Cambodia experienced a boom in entrepreneurial economics in 2019 and then inadvisably busted in the midst of Covid-19. On the bright side, the country is recovering and is expected to rebound to 5.5 percent in 2023 and six percent in 2024.

In recent years, many shared success stories, such as Brown Coffee, Koompi, Nham24, and BookMeBus, furnish rich and inspirational stories for youth.

The young people have been inspired to start their businesses and their own version of entrepreneurship, defining business success as more than just about generating profits but also addressing the social and environmental challenges through business solutions.

In 2019, the government established an Entrepreneurship Development Fund (EDF) mandated under the Ministry of Economy and Finance to support synergy in the entrepreneurial ecosystem to further encourage the growth of this social entrepreneurship in Cambodia.

In the same year, a plethora of support from public universities has established, including the Techo Sen Startup at the Royal University of Phnom Penh (RUPP), the University-Industry Cooperation Centre (UICC) funded by the European Union (EU), and iLab at National University of Management (NUM).

Other important intermediary and business organizations include SmallWorld Cambodia, Impact Hub Phnom Penh, Cambodia Women Entrepreneurs Association, Federation of Associations for Small and Medium Enterprises of Cambodia, Pact, SHE Investment, and Young Entrepreneurs Association of Cambodia.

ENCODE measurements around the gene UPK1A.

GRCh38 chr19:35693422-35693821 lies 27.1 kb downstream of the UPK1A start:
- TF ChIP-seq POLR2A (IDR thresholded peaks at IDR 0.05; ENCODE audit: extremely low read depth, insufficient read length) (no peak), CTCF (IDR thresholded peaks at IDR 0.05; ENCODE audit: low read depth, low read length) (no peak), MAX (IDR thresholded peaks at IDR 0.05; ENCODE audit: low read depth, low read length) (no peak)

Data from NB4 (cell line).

People use phones in Phnom Penh. Kiripost/Siv Channa
People use phones in Phnom Penh. Kiripost/Siv Channa

While the digital payment platform has hugely facilitated Cambodia’s economy of entrepreneurship, particularly during the outbreak of Covid-19 over three years, problems arise, such as the legitimacy of business registration and the widening tax compliance. Especially among micro, small, and medium entrepreneurs (MSMEs).


Despite the rapid growth of digitalization, Cambodia has experienced numerous challenges ranging from financial and digital literacy to resources and skills that hinder the readiness for digital development.